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The long-term aim of the campaign is to develop an open culture where menstruation is not treated as a taboo. The campaign also seeks to hold the schools accountable for their responsibilities as an important component in the implementation of MHM policies by making adequate sanitation infrastructure and knowledge of MHM available in school premises.

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Harshita is a psychologist and works to support people with mental health issues, particularly adolescents who are survivors of violence. Associated with the Azadi Foundation in UP, Harshita became an MHM Fellow with YKA, with the aim of promoting better menstrual health.

Her campaign #MeriMarzi aims to promote menstrual health and wellness, hygiene and facilities for female sex workers in UP. She says, “Knowledge about natural body processes is a very basic human right. And for individuals whose occupation is providing sexual services, it becomes even more important.”

Meri Marzi aims to ensure sensitised, non-discriminatory health workers for the needs of female sex workers in the Suraksha Clinics under the UPSACS (Uttar Pradesh State AIDS Control Society) program by creating more dialogues and garnering public support for the cause of sex workers’ menstrual rights. The campaign will also ensure interventions with sex workers to clear misconceptions around overall hygiene management to ensure that results flow both ways.

Read more about her campaign.

MH Fellow Sabna comes with significant experience working with a range of development issues. A co-founder of Project Sakhi Saheli, which aims to combat period poverty and break menstrual taboos, Sabna has, in the past, worked on the issue of menstruation in urban slums of Delhi with women and adolescent girls. She and her team also released MenstraBook, with menstrastories and organised Menstra Tlk in the Delhi School of Social Work to create more conversations on menstruation.

With YKA MHM Fellow Vineet, Sabna launched Menstratalk, a campaign that aims to put an end to period poverty and smash menstrual taboos in society. As a start, the campaign aims to begin conversations on menstrual health with five hundred adolescents and youth in Delhi through offline platforms, and through this community mobilise support to create Period Friendly Institutions out of educational institutes in the city.

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A student from Delhi School of Social work, Vineet is a part of Project Sakhi Saheli, an initiative by the students of Delhi school of Social Work to create awareness on Menstrual Health and combat Period Poverty. Along with MHM Action Fellow Sabna, Vineet launched Menstratalk, a campaign that aims to put an end to period poverty and smash menstrual taboos in society.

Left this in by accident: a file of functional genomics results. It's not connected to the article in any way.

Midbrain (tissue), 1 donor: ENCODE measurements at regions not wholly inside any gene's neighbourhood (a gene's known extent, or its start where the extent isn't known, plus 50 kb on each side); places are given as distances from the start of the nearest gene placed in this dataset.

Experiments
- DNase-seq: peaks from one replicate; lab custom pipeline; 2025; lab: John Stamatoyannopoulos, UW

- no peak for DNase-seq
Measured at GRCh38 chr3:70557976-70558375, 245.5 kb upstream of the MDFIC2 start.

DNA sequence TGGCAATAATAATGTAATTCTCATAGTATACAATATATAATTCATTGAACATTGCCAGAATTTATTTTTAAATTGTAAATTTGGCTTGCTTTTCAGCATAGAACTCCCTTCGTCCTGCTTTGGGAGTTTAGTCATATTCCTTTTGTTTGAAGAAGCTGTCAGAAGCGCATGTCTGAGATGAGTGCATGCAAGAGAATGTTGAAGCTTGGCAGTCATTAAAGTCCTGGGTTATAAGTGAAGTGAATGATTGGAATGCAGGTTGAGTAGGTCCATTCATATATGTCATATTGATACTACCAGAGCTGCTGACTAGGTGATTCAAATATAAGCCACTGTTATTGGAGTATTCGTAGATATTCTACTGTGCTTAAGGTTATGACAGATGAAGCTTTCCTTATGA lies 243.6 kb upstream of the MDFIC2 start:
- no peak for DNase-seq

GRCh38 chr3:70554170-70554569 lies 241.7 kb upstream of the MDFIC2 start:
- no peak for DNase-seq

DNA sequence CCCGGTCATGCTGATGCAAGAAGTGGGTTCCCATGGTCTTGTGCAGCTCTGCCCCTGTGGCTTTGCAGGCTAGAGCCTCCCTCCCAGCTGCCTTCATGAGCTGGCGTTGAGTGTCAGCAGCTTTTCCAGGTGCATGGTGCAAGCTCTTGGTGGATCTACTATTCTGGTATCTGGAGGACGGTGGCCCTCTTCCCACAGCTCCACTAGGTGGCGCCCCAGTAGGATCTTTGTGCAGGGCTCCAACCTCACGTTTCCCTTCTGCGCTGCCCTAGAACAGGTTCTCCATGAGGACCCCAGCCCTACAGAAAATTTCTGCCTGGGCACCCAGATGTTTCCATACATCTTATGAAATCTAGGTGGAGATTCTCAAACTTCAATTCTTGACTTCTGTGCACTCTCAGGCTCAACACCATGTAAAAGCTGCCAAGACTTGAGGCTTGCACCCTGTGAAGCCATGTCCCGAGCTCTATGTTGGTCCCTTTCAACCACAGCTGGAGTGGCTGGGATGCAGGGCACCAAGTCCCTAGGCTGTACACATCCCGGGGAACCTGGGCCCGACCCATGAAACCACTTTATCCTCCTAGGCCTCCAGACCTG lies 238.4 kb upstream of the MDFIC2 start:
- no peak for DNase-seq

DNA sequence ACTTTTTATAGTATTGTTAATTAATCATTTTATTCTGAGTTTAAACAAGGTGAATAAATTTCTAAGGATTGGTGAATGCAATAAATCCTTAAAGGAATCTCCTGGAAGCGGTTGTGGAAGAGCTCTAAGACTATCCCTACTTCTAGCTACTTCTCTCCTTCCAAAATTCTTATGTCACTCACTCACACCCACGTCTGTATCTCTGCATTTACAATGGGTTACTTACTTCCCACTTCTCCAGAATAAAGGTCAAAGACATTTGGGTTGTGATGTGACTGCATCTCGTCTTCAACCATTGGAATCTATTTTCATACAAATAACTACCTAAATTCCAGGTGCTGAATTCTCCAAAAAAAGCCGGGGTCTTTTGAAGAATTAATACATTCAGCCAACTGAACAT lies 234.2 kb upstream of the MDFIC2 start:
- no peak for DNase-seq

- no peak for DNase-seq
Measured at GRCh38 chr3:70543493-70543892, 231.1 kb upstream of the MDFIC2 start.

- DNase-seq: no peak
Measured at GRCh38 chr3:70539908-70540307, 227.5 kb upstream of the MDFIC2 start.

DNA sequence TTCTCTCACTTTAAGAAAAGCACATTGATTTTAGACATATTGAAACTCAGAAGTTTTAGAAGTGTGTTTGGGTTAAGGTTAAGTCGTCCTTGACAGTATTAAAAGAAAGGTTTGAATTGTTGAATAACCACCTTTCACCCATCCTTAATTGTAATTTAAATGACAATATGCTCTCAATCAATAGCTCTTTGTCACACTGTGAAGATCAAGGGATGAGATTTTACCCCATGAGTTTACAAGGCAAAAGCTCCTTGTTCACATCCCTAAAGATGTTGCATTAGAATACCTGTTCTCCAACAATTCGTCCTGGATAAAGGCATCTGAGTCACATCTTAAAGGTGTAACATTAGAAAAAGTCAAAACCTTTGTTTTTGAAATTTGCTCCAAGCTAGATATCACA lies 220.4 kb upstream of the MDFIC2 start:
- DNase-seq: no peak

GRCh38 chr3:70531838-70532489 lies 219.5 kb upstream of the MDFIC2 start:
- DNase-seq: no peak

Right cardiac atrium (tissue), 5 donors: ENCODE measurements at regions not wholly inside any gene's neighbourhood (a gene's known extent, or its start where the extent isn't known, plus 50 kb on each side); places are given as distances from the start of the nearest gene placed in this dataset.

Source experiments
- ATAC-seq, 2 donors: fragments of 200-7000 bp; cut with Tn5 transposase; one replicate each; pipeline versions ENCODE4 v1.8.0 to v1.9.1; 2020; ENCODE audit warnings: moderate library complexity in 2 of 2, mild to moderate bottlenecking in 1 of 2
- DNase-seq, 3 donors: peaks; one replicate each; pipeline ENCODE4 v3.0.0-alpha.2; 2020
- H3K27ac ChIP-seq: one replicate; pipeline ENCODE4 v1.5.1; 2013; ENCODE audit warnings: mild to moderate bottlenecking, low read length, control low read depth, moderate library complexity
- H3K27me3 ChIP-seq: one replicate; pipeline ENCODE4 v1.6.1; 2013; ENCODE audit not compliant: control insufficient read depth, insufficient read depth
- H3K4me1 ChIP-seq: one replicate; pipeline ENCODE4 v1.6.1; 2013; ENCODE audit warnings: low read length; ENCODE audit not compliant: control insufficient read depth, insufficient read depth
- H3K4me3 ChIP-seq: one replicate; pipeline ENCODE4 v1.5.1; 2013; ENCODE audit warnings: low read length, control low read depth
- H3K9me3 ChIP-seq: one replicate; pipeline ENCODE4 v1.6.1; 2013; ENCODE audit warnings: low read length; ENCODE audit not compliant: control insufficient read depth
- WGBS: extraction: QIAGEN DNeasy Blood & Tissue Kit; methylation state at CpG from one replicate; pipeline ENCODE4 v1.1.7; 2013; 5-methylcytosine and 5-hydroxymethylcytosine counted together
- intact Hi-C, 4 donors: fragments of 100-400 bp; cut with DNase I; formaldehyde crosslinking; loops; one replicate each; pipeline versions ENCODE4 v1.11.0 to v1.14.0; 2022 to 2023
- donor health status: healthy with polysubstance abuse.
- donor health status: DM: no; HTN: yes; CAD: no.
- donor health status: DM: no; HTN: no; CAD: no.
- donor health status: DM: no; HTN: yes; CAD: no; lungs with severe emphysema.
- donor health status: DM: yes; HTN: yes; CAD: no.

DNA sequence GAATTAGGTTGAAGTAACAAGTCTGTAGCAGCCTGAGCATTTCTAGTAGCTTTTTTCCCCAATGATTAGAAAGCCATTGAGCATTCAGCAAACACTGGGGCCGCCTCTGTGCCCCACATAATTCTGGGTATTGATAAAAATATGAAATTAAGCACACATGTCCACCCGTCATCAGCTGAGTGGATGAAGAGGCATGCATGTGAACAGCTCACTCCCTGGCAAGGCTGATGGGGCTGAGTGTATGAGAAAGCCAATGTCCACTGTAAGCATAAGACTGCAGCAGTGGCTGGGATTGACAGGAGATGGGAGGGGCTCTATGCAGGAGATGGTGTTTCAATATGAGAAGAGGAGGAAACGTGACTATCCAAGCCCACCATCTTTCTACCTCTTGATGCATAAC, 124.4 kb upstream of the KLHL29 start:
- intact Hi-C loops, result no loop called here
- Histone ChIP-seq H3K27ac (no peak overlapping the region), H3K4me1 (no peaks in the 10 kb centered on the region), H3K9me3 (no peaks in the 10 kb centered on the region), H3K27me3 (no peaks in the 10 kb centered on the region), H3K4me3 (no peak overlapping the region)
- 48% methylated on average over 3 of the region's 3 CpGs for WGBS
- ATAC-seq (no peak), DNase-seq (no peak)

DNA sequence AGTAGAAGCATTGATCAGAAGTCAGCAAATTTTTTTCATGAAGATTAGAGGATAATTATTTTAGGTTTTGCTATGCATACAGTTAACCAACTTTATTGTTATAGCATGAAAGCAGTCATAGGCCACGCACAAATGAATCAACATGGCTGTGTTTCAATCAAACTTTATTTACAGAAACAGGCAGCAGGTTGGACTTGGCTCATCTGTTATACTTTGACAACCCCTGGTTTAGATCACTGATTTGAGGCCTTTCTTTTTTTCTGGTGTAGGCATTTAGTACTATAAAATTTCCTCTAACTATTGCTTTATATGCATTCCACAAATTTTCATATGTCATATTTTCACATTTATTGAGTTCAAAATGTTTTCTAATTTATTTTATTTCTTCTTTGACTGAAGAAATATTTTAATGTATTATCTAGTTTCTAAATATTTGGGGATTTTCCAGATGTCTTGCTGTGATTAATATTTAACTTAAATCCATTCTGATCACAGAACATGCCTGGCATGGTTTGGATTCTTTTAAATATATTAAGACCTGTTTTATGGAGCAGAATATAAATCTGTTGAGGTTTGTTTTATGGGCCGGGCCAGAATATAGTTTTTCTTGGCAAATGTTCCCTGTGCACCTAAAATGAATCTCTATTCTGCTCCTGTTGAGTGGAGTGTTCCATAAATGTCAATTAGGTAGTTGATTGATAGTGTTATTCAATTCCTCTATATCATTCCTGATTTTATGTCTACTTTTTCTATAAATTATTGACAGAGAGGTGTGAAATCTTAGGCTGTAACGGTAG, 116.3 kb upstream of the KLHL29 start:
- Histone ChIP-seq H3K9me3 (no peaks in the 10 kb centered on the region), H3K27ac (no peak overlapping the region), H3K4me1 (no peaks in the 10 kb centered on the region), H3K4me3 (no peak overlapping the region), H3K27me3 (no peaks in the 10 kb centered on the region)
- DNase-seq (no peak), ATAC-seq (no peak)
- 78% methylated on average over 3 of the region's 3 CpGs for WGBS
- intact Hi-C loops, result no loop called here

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A Computer Science engineer by education, Nitisha started her career in the corporate sector, before realising she wanted to work in the development and social justice space. Since then, she has worked with Teach For India and Care India and is from the founding batch of Indian School of Development Management (ISDM), a one of its kind organisation creating leaders for the development sector through its experiential learning post graduate program.

As a Youth Ki Awaaz Menstrual Health Fellow, Nitisha has started Let’s Talk Period, a campaign to mobilise young people to switch to sustainable period products. She says, “80 lakh women in Delhi use non-biodegradable sanitary products, generate 3000 tonnes of menstrual waste, that takes 500-800 years to decompose; which in turn contributes to the health issues of all menstruators, increased burden of waste management on the city and harmful living environment for all citizens.

Let’s Talk Period aims to change this by

Find out more about her campaign here.

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A former Assistant Secretary with the Ministry of Women and Child Development in West Bengal for three months, Lakshmi Bhavya has been championing the cause of menstrual hygiene in her district. By associating herself with the Lalana Campaign, a holistic menstrual hygiene awareness campaign which is conducted by the Anahat NGO, Lakshmi has been slowly breaking taboos when it comes to periods and menstrual hygiene.

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A Guwahati-based college student pursuing her Masters in Tata Institute of Social Sciences, Bidisha started the #BleedwithDignity campaign on the technology platform, demanding that the Government of Assam install